Speaker stresses needs of gifted students

This article submitted by Michael Jacobson on 11/10/99.

Speaker Given his time constraints during two speaking engagements in Paynesville Thursday, he kept his message simple: Gifted kids exist, they need to be challenged in schools, and they can be, at a minimal cost, with a little effort.

A leading advocate for gifted students in the state, Stephen Schroeder-Davis (pictured at right), who has spent 20 of his 29 years in the Elk River School District as coordinator of gifted services, led an in-service with the teachers at the elementary school on Thursday afternoon and spoke to about 20 interested parents at the high school on Thursday night.

Schroeder-Davis, who has master's and doctorate degrees directed in gifted studies, called gifted students the most underserved group in America, and he has worked at the state level to increase more funding for them. Right now, he says the 80,000 gifted students in Minnesota schools, about 10 percent of all students, receive $20,000 in funding directed to enhance their public school education. That works out to 25 cents per student.

Contrast that, he says, with special education, where trained, certified teachers are required and which typically consumes a substantial fraction of a school district's overall budget.

While all students have strengths and weaknesses, Schroeder-Davis said gifted kids have high aptitude, high ability, and high potential. Talented kids translate those gifts into achievements through their performance.

"If you're going to talk about "gifted" and have it have any meaning at all, it's comparative to some normal group," he said. "In terms of school performance, not everyone is gifted."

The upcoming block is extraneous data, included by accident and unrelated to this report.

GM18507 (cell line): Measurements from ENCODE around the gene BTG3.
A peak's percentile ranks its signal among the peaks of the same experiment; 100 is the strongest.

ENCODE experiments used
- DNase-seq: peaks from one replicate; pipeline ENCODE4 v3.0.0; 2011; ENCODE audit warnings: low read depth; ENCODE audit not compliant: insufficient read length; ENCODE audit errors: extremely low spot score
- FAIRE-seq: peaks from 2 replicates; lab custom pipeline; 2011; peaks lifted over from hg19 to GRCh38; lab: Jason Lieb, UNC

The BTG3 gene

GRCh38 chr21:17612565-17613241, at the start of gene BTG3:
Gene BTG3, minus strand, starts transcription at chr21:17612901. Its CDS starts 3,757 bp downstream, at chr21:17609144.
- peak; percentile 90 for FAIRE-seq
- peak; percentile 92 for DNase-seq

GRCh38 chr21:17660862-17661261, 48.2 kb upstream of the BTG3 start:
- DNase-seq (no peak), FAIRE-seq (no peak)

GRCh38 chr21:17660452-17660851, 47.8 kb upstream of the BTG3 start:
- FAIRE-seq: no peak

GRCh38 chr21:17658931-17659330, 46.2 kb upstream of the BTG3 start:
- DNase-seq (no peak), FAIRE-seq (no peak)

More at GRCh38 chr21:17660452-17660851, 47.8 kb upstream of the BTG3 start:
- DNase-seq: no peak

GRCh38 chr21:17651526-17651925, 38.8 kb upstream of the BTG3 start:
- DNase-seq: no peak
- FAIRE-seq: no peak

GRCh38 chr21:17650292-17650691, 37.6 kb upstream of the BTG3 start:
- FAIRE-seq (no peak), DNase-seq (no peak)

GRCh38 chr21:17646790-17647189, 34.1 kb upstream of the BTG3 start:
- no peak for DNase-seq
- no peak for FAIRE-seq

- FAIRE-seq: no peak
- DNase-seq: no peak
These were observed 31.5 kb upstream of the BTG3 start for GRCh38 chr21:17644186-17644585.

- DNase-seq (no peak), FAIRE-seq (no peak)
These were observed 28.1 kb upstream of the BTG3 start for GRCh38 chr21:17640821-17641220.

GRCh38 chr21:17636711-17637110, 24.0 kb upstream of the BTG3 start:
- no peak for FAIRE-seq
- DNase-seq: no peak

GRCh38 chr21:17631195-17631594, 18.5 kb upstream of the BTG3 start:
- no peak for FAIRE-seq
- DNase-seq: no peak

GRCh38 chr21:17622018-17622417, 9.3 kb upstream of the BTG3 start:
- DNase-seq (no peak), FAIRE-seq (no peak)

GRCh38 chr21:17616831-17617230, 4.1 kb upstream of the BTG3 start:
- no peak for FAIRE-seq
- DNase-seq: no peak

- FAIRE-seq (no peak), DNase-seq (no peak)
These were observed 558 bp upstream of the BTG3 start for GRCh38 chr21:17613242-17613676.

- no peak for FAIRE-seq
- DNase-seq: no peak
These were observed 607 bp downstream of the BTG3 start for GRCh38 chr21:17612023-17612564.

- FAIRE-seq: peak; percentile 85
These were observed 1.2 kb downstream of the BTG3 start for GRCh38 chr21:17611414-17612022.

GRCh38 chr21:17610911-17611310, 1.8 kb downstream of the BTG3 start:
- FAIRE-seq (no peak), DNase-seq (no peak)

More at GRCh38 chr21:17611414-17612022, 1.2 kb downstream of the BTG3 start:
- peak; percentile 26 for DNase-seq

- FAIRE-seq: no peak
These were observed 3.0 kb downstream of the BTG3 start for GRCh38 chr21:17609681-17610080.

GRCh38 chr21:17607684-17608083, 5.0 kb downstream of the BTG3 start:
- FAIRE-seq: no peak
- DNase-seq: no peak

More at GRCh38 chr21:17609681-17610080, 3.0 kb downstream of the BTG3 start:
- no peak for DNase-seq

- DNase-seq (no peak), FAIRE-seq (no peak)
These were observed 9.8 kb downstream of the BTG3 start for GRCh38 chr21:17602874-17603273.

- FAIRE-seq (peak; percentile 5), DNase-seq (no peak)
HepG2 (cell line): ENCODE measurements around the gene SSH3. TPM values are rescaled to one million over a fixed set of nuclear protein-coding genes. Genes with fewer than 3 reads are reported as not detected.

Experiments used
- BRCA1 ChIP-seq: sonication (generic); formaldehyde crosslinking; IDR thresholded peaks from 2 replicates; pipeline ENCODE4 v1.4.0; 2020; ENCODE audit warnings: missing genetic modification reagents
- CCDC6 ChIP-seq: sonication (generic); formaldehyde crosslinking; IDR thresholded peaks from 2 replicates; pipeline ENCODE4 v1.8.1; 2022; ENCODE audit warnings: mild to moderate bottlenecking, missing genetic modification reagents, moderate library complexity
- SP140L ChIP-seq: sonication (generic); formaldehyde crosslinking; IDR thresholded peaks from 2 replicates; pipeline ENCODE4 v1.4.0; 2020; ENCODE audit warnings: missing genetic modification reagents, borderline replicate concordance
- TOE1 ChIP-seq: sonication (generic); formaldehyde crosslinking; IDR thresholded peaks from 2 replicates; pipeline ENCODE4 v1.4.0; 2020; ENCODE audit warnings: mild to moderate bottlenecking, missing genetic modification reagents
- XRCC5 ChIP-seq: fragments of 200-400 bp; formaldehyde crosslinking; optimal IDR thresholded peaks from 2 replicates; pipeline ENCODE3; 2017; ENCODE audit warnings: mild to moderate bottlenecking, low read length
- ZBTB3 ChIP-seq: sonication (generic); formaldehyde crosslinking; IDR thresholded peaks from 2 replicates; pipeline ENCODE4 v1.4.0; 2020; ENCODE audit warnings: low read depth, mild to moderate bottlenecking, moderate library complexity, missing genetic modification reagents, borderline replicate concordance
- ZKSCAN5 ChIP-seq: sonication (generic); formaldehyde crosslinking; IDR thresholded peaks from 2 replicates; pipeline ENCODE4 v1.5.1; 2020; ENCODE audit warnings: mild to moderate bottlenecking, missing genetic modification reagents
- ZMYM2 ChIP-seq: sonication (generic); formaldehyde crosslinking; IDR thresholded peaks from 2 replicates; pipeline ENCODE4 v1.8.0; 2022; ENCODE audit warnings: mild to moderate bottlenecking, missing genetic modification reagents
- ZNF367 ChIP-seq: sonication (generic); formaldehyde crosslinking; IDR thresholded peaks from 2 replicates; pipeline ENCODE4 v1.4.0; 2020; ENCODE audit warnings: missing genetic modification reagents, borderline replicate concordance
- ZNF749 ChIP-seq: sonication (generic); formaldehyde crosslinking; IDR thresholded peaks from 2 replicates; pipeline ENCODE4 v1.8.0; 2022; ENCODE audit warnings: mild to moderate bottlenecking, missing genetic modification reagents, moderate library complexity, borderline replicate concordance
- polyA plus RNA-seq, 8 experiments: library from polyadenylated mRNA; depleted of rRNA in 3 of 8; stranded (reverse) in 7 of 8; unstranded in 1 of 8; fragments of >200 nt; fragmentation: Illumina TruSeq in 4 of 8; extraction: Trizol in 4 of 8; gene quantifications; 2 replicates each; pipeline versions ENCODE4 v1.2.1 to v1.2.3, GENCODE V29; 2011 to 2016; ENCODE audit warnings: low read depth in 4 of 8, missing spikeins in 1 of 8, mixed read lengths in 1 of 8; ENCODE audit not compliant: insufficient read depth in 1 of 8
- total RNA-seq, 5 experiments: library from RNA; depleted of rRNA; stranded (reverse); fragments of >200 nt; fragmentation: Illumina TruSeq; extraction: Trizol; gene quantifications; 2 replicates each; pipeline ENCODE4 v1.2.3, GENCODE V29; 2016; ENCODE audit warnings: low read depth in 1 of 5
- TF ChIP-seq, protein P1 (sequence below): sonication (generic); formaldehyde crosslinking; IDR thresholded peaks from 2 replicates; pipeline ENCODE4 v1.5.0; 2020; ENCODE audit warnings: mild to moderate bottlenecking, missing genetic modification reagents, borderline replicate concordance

What makes this complicated is that gifted kids can hide. Schroeder-Davis cited research where kids feared about being labeled as smart. The culture, he said, puts too little focus on academics. Looking around the high school lobby at the trophy cases Thursday night, he commented, "What I would infer if I were a child is, 'Sports are important."

He said he is a certified coach and exercises regularly, so his message is not anti-athletics but pro-academics.

For a comparison, he spoke of his daughter, a senior in high school, probable National Merit Finalist and class valedictorian who he says receives almost no recognition compared to scholar-athletes.

In such a climate, gifted students exist in classrooms, possibly unrecognized, which poses problems.

"You can't have quality learning if you're not challenged," he told the parent group, "if you're bored."

Schroeder-Davis compared our school systems to age-graded surgery. We don't perform tonsillectomies on every five-year-old, so why do we expect every 13-year-old to be able to read at the same level, he asked.

Schroeder-Davis alluded to the attention that has been put on the basic standards tests given now to all eighth graders in the state, especially those who do not pass. He noted that kids who can pass the tests in fourth grade have a problem, too, to stay challenged.

"We put gifted kids in with their age peers," he explained. But by fourth grade, he said, some students may be at an eighth grade level while others may still be at a second grade level. "What drives gifted kids crazy is repeating things they already know," he said.